Discipline is all about instilling correct behavior and helping children care about doing the right things. Lucy Daniels Center clinicians and teachers believe that discipline involves three central parental tasks: modeling the right behavior, providing clear expectations and appropriate consequences for misbehavior, and responding to children based on an accurate understanding of the reasons for misbehavior. In this column, we will focus on understanding the third task.

Why do children behave?: It's easy to overlook the fact that children usually behave appropriately, even during times when it seems like they are misbehaving a great deal. Young children behave because they want to earn their parent's approval. In addition, young children behave because they are busy becoming like their parents, making their parents' limits and guidelines their own - a process that others and we call "internalization."

Why do children misbehave?: Children misbehave because they have very strong wants, desires, impulses, and feelings that push them toward behaviors that are not condoned by parents, teachers, etc. Let's call this diverse group of wants "problem urges." There is pleasure associated with the expression of a problem urge, whether it is throwing an asparagus, sneaking a cookie or hitting a sibling. Conversely, there is tension and discomfort associated with suppressing these urges. Children misbehave because they are drawn to pleasure and have a very limited ability to tolerate discomfort.

It's a tough choice: Children experience a great deal of conflict when choosing between doing what they wish to do and doing what they know is right. If children do the right thing, they will have the pleasure of having done right, but they will have to endure the discomfort from their frustrated problem urge. If they express their problem urge, they will have the pleasure associated with gratifying this urge, but experience the discomfort associated with having disappointed their parents and themselves.

How do children handle conflict?: Lucy Daniels Center helps children learn to behave by believing in their goodness, always assuming that a misbehaving child also wishes to behave whether or not he or she provides evidence for such as wish. Such a faith in a child's goodness enables parents to find the positive in their child and convey their vision of their child as someone who does the right thing. Their child will feel this confidence and grow into this vision.

Three-year-old Janie and her mother were choosing a breakfast cereal at the grocery store. Before entering the store, Janie's mother had told Janie which cereals would be acceptable choices. When the time came to choose, Janie insisted on Crunchie Wunchies, which was not one of the options. Janie fell to the floor and started screaming. Janie's mother swept Janie up and left the grocery store. In the car, Janie's mother reminded Janie that the consequence of her behavior was that she did not get to pick out any cereal. The disappointment in her mother's face and voice was another consequence. Janie's mother also added, "I am sorry that you had the tantrum. I know how bad that feels for you. You tried not to have a tantrum. You were very polite the first time that you asked for Crunchie Wunchies. Also, you found a way to not kick me."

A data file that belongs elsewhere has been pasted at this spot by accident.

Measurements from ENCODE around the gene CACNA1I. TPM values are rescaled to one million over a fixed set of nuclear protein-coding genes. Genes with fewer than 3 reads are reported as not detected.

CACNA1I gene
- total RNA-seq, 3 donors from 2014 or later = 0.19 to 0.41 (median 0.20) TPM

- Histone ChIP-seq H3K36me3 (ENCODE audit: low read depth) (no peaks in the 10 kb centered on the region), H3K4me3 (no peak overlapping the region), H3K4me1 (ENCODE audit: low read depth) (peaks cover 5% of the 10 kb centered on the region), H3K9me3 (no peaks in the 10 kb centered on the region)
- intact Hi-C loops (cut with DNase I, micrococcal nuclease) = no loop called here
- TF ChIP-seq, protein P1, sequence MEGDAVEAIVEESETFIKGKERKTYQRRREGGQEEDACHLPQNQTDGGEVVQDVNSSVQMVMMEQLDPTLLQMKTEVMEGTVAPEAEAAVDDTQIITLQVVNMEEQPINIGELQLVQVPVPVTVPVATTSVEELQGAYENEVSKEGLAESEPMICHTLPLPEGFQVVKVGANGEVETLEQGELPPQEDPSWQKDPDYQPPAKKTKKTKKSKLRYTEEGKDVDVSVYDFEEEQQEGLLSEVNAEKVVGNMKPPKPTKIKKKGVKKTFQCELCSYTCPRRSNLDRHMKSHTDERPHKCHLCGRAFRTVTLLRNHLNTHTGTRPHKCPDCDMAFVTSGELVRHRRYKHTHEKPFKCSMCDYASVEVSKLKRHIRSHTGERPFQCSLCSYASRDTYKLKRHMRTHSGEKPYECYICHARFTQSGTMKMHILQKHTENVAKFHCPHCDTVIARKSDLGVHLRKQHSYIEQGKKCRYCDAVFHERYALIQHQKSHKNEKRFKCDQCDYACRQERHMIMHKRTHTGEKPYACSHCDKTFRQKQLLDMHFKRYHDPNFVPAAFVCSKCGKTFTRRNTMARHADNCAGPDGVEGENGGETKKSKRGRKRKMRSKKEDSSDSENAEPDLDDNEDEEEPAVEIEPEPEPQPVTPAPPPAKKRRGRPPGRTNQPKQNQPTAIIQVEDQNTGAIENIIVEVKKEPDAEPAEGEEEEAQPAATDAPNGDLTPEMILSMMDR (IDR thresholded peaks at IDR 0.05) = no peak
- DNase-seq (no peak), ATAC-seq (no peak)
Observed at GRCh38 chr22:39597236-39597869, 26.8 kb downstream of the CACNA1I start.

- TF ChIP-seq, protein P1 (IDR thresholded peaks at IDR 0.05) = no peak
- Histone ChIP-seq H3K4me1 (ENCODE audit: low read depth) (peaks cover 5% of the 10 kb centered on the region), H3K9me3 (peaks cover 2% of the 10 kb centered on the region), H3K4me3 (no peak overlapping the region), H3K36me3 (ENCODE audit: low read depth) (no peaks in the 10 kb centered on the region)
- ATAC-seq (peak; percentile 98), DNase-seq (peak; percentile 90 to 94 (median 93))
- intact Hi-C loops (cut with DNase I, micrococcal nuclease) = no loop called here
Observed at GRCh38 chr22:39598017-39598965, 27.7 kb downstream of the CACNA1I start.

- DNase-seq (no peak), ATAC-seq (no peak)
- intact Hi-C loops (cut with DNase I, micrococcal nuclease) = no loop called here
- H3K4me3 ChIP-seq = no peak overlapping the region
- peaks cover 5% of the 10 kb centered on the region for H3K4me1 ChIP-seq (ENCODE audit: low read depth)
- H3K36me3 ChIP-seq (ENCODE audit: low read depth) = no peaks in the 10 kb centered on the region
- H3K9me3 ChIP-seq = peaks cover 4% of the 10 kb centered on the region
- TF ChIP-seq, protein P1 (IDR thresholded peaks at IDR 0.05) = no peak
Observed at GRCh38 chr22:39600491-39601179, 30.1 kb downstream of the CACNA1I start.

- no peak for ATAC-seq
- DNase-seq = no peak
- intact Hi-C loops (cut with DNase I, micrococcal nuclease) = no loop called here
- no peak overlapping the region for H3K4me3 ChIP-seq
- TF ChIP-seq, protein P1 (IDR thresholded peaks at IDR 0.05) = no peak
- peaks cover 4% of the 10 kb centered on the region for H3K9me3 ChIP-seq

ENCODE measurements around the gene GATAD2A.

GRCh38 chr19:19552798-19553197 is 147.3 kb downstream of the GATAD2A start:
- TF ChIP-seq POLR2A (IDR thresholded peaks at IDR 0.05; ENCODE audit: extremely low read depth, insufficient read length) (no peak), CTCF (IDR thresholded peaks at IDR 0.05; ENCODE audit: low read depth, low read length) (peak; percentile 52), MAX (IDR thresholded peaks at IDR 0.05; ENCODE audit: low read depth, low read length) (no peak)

Janie's mother found an optimal balance between responding to Janie's misbehavior with consequences and also recognizing Janie's constructive effort. In our view, this recognition of the positive does not undermine the discipline or confuse children. Rather, it supports discipline by helping children make sense of the entire behavioral sequence that generally combines misbehavior and constructive behavior. Janie understood that her mother does not lose contact with her goodness and efforts, even when her mother is disappointed, frustrated or angry. Janie understood that her mother was an ally in her effort to grow up.

Melinda, a 4-year-old, has the responsibility of getting herself dressed in the morning. Although she has the ability to get dressed under the watchful eye of a parent, she is unable to fully accomplish this task when her parents are not present. Without her parents, Melinda does not have the help of another person to keep the task cheerful and to help her contain her impulses. Although it will be important for her parents to set the limit of expecting Melinda to dress herself, it will also be important for Melinda's parents to recognize her first accomplishments of assuming ownership of a previously shared task. Melinda's mother can help her to notice and feel good about those actions that she did complete successfully. Perhaps her success is limited to taking just one arm out of one pajama sleeve before she gets distracted. Getting dressed is simply the compilation of hundreds of different actions. Despite how it looks, Melinda wanted to dress herself. Her parents' belief in her wish to do right is the most supportive help they can provide.

In frustration, parents sometimes may say things like, "When are you going to learn?" and "How many times have I told you?" These statements and other similar ones undermine the goals of discipline, because they convey a lack of confidence and suggest an alternative pathway in which the child can build an identity as someone who does not learn or who does wrong.

Growing up is difficult, and parents will be able to successfully support their children to do right things and feel pride about good behavior through their understanding of their children's goodness and their impulses that get in their way.

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